McDermott gets new boss as Dickson heads out
U.S. offshore engineering and construction services player McDermott International has revealed that its CEO David Dickson has decided to resign.
McDermott announced on Monday that Lee McIntire, an independent director on the McDermott board of directors, will assume the responsibilities of interim Chief Executive Officer effective immediately. David Dickson, Chief Executive Officer, has decided to resign.
“Lee is a strategic and pragmatic leader”, said Nils Larsen, Lead Director. “He brings extensive experience leading successful engineering and construction firms and will work closely with McDermott’s executive leaders. McDermott has outstanding capabilities, resources, and talent, and we are confident in the company’s future. I also want to thank David for his service and wish him the very best”.
McIntire said, “I have admired McDermott’s project execution and customer focus for years and was pleased to join the board last year. I have confidence in the organization and am committed to staying focused on safety, efficiency, the environment, and our customers”.
McIntire was recruited to join McDermott’s board of directors in July 2020. He brings more than 35 years in customer-focused construction engineering and executive leadership.
McIntire most recently served as Chief Executive Officer of Terrapower from August 2015 to October 2018 and was previously Chairman, Chief Executive Officer and President of CH2M HILL, a global engineering services company, from 2006 to 2014. At CH2M HILL, McIntire doubled company revenue, grew the workforce to more than 30,000, and expanded the company’s international presence.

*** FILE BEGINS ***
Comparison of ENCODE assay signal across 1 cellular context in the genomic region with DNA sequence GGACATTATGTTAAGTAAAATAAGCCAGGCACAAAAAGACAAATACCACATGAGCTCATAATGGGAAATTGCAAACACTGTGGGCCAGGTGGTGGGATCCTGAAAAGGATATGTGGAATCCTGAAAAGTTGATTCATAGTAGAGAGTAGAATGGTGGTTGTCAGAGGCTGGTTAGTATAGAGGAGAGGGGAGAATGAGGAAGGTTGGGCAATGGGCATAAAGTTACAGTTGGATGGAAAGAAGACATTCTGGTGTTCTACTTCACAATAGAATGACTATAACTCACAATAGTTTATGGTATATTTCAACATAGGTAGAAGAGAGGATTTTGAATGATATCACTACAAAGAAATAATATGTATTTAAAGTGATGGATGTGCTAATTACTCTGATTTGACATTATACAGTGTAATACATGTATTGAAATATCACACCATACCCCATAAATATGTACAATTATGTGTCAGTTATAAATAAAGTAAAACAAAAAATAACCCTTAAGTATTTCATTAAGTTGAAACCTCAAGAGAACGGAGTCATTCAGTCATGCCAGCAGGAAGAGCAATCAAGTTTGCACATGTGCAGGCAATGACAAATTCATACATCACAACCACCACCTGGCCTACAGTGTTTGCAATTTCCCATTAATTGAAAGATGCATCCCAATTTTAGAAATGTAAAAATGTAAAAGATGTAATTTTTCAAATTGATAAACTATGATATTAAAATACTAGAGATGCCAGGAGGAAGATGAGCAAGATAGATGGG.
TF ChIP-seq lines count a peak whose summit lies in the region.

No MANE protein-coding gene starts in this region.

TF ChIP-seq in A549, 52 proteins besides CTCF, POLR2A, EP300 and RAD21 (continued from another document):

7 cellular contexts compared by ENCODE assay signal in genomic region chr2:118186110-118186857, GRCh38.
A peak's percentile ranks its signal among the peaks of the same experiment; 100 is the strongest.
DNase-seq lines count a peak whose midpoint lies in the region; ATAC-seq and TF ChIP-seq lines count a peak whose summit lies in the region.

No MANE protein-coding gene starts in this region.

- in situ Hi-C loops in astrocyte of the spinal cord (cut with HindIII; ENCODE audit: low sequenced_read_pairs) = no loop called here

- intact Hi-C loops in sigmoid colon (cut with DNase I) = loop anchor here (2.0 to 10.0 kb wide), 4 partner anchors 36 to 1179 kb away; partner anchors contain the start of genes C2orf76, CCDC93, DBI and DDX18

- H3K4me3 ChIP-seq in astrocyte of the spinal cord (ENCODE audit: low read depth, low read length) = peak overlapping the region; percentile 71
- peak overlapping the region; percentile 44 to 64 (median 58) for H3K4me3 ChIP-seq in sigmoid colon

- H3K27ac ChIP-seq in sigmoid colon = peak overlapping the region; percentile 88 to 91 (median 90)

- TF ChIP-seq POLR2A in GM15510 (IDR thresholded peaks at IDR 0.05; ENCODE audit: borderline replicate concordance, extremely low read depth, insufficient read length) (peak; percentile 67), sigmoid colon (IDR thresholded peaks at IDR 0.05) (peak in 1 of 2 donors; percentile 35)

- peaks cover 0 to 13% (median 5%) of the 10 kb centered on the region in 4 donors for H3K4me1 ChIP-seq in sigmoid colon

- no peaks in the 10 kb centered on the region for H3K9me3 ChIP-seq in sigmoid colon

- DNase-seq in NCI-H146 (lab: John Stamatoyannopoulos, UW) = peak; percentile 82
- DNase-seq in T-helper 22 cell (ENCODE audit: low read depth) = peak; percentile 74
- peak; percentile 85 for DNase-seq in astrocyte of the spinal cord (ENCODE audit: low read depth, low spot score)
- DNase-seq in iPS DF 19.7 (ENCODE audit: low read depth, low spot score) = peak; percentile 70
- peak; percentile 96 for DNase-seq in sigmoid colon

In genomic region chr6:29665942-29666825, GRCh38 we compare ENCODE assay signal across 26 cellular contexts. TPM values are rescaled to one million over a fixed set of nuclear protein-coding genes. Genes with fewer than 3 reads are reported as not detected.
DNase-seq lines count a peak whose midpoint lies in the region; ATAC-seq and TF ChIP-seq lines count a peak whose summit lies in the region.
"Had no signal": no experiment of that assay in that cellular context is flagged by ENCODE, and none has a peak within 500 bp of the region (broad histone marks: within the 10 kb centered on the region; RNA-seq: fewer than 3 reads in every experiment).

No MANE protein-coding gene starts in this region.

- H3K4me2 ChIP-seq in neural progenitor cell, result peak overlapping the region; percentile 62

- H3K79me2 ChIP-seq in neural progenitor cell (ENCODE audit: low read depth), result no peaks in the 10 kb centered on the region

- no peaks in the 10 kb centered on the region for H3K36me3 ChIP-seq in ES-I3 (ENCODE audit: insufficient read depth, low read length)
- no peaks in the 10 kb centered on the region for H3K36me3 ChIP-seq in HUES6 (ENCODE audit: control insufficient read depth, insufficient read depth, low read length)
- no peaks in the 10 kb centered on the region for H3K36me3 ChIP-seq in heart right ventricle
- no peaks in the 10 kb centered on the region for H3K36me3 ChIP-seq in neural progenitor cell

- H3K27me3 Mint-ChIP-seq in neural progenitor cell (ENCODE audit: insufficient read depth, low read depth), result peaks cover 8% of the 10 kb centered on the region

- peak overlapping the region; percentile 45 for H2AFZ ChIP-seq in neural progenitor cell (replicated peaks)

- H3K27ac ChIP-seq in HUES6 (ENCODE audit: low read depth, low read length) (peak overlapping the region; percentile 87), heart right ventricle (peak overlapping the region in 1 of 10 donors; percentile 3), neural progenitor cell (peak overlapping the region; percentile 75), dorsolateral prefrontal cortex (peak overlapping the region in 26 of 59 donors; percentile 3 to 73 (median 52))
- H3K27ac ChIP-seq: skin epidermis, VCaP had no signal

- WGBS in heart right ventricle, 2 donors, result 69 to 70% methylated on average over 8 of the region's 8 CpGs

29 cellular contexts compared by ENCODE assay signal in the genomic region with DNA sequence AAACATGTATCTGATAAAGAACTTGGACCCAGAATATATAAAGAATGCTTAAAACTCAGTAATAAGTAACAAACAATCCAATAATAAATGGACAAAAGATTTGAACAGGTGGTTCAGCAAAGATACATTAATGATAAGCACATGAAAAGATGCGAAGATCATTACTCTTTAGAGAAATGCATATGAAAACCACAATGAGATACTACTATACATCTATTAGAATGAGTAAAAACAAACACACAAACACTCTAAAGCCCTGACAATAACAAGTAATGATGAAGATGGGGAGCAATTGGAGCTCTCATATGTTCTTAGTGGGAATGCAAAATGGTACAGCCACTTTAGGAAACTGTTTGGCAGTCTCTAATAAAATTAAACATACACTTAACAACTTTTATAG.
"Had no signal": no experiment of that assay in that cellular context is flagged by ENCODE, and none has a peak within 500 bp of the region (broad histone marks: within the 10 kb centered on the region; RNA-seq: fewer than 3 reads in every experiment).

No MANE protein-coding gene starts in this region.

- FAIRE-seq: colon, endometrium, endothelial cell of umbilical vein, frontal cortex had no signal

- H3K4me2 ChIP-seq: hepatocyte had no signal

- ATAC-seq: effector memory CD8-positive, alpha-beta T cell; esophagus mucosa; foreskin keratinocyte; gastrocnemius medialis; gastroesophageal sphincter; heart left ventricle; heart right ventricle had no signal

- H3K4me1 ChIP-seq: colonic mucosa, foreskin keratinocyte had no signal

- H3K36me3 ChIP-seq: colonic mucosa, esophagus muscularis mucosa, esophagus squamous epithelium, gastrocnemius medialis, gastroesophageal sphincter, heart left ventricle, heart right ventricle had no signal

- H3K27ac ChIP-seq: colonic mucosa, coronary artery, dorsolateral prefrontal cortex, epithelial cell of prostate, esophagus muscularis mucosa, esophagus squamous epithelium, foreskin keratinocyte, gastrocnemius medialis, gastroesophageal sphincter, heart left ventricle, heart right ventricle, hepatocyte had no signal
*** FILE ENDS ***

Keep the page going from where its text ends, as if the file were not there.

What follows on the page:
McIntire was also a Partner and Executive Vice President and a member of the board of the Bechtel Corporation from 1989 to 2004.
Back in 2018, McDermott merged with Chicago Bridge & Iron Company N.V. (CB&I) and Dickson had continued in the CEO role of the combined company.
Last year, McDermott completed its restructuring process by shedding nearly all of the company’s $4.6 billion of funded debt.
The company emerged from bankruptcy with $2.4 billion in letter of credit capacity and $544 million of funded debt. The exit was enabled through the $2.7 billion sale of Lummus technology to a joint partnership between Haldia Petrochemicals and Rhône Capital.